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Nine La Aunor movies you shouldn’t miss

/ 10:29 PM October 01, 2011

Claims to global fame: “Bona”

How does one pick a star’s best movies from a list of almost 200 titles?

The task is most difficult when a prolific and creative actress is involved, like Nora Aunor who has done countless worthy movies under several award-winning directors.

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Admittedly, personal preference comes first, followed by the honors the films have reaped, and the impact they have made on the actress’ career and filmmaking in general.

1. “Tatlong Taong Walang Diyos,” 1976, directed by Mario O’Hara. Social drama and love story set during World War II.  Nora falls for a gentlemanly Japanese officer, prompting outraged provincial folk to snip away her tresses.  A local swain and admirer is helpless against the mob.  The movie gives Nora her first major award, the Gawad Urian for best actress.

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2. “Minsa’y Isang Gamu-Gamo,” 1976, Lupita Concio. Another social drama set during more contemporary times. Stars Nora as a nurse who wants to migrate to the US. Best remembered for the defiant outburst, “My brother is not a pig!” occasioned by the shooting of Nora’s brother by an American soldier who claimed he had mistaken the boy for a boar.  The phrase has become iconic among Nora’s gay impersonators.

3. “Ikaw Ay Akin,” 1978, Ishmael Bernal. A refreshing change of role for the superstar, cast here as a smart and sophisticated horticulturist at odds with best friend and real-life rival Vilma Santos. Notable for its experimental and long closing shot of the two friends’ reunion, with only their eyes talking.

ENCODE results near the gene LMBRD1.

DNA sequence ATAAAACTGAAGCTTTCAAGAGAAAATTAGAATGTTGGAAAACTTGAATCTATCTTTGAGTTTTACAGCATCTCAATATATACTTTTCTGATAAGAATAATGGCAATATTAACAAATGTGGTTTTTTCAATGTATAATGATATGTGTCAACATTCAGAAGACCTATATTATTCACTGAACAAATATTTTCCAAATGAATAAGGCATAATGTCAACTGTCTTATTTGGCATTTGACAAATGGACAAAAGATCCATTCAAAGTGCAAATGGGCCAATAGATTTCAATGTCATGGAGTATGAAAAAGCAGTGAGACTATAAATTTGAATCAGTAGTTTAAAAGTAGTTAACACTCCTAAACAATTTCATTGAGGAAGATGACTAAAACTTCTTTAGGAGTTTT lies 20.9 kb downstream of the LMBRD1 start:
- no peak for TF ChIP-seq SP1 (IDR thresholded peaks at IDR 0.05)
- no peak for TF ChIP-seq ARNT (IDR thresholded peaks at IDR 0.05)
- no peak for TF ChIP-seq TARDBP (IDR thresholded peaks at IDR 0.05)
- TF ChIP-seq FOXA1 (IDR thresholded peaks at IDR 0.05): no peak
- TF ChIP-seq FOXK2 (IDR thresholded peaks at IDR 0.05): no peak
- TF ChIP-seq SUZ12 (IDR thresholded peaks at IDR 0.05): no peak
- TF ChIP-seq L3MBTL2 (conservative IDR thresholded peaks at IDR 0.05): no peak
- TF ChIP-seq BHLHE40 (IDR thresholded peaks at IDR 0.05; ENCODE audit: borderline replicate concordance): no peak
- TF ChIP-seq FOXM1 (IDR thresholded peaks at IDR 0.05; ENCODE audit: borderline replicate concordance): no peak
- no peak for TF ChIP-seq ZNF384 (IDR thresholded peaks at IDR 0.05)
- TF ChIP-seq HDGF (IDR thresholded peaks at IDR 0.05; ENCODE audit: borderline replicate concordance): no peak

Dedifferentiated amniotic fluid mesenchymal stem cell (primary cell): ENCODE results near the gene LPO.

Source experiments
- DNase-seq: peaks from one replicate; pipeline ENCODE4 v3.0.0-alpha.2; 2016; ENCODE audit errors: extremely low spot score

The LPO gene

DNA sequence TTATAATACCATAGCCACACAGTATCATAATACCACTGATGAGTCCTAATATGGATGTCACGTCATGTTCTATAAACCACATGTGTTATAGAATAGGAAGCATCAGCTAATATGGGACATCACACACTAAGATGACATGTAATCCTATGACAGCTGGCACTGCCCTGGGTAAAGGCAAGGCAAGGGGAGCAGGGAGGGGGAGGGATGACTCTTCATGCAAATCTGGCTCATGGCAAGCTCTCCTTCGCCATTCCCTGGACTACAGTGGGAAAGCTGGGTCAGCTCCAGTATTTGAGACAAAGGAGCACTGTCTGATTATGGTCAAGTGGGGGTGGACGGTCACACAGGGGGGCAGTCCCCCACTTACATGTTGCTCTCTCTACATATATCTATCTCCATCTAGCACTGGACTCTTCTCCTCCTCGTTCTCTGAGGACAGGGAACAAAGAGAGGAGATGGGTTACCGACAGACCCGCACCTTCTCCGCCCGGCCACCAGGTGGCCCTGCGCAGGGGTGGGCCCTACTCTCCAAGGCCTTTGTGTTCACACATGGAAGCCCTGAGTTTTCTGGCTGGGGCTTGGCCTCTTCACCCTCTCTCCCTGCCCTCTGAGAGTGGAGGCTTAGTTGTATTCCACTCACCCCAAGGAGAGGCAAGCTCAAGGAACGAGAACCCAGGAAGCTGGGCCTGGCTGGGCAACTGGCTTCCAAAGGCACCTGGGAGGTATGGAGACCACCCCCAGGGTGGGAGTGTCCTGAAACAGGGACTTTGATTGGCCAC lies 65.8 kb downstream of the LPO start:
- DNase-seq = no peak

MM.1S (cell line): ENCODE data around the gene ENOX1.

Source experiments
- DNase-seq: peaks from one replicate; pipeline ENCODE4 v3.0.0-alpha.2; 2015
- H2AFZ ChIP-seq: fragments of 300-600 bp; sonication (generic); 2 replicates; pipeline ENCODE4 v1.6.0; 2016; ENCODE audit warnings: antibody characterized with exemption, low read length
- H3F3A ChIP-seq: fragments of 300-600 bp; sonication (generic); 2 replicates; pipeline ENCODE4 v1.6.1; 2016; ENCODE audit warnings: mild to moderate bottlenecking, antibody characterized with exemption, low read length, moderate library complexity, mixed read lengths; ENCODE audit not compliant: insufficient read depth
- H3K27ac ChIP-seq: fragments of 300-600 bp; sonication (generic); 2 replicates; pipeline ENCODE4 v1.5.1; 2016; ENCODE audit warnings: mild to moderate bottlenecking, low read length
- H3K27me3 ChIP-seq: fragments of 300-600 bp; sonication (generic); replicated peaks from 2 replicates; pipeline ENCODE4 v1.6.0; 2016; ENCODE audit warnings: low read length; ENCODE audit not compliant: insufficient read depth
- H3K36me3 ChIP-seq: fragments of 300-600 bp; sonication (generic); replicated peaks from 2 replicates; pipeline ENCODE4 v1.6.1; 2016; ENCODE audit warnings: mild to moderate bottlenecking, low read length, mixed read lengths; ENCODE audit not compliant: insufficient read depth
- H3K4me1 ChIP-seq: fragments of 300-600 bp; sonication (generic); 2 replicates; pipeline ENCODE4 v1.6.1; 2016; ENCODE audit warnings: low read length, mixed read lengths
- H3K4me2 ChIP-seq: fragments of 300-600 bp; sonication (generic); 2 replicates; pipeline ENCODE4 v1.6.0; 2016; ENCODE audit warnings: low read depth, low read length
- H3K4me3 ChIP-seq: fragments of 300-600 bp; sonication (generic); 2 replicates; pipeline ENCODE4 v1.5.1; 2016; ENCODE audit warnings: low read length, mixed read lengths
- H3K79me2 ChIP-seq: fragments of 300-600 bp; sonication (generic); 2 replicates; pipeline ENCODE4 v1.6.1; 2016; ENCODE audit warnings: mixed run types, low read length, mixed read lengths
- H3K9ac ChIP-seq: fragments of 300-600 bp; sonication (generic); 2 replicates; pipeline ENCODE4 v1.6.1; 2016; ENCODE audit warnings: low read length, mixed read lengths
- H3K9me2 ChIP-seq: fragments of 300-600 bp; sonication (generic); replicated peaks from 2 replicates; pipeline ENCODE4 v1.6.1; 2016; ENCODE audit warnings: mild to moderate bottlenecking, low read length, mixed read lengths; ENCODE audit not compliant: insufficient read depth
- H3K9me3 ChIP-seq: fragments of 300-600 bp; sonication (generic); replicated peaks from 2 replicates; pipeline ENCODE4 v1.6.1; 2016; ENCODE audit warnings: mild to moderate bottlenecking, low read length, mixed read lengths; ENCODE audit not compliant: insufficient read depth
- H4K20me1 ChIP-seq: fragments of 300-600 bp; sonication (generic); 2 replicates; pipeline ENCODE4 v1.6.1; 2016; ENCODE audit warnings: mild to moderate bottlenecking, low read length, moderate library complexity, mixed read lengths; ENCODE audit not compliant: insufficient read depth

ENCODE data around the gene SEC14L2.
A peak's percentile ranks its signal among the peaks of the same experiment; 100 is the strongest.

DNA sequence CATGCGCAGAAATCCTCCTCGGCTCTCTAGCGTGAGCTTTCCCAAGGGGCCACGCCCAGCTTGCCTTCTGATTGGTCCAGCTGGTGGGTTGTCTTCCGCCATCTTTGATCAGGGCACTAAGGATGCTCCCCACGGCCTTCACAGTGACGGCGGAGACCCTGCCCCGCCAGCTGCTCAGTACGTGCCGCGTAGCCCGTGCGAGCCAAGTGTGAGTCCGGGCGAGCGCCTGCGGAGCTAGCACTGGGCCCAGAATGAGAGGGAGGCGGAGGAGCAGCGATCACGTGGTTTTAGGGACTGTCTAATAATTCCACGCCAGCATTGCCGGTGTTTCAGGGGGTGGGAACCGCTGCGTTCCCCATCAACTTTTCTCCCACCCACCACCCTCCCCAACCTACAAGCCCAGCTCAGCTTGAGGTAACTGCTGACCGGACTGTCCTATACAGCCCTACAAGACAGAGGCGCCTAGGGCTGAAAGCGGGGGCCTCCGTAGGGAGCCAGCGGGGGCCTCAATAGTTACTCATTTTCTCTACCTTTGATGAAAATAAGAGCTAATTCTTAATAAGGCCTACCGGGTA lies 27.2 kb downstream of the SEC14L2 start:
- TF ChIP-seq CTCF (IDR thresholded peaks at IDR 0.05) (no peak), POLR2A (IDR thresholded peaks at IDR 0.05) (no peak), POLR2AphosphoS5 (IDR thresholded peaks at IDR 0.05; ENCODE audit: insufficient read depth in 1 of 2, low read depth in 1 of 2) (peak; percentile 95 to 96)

Claims to global fame “Himala”

4. “Bona,” 1980, Lino Brocka. A quiet, “non-commercial” movie about a young showbiz fan   slavishly serving an aspiring movie hunk that treats her like dirt. Along with “Himala,” this movie is Nora’s claim to local and international fame.

5. “Himala,” 1982, Ishmael Bernal. Big themes, big moments, big crowds and a big cast characterize this exposé of the exploitation of faith and public gullibility.  Nora plays a young faith healer who draws huge crowds into her backwater town for the miracle of healing and transformation. Famous for that grandiloquent speech much quoted by her adoring impersonators: “Walang himala! Ang himala ay nasa ating puso.” The only Filipino film in CNN’s 10 best Asian films of all time. Also won the 1983 Bronze Hugo Prize at the Chicago Int’l filmfest.

6. “’Merika,” 1984, Gil Portes. Long before Lav Diaz probed into the Filipino diaspora in “Batang West Side,” Portes has shown through this movie how a professional OFW copes with loneliness, homesickness, and other rude awakenings. This small film is sensitive, insightful, and superbly-acted by the cast, especially the superstar.

Fallen: Didith Reyes

7. “Bilangin ang Bituin sa Langit,” 1989, Elwood Perez. Epic Filipino melodrama about loving, battling lovers from childhood to senior years, full of bittersweet love, resentment, recrimination, spite, and surprises. Features the   phenomenal “Guy & Pip”  tandem re-teamed more than 20 years later. Considered the “Gone with the Wind” of everyone involved in the production, and maybe of PH cinema.

8. “The Flor Contemplacion Story,” 1995, Joel Lamangan. Based on the real-life tragic tale of a Filipino DH hanged in Singapore for drowning her master’s child. Role seems tailor-made for Nora, who leads a large, star-studded cast helmed by the acclaimed actor’s director.

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9. “Naglalayag,” 2004, Maryo J. de los Reyes.  Nora plays a distinguished judge who falls for a much younger cab driver and faces society’s contempt. Swept the Manila Filmfest awards, including best picture, director, actor and actress.

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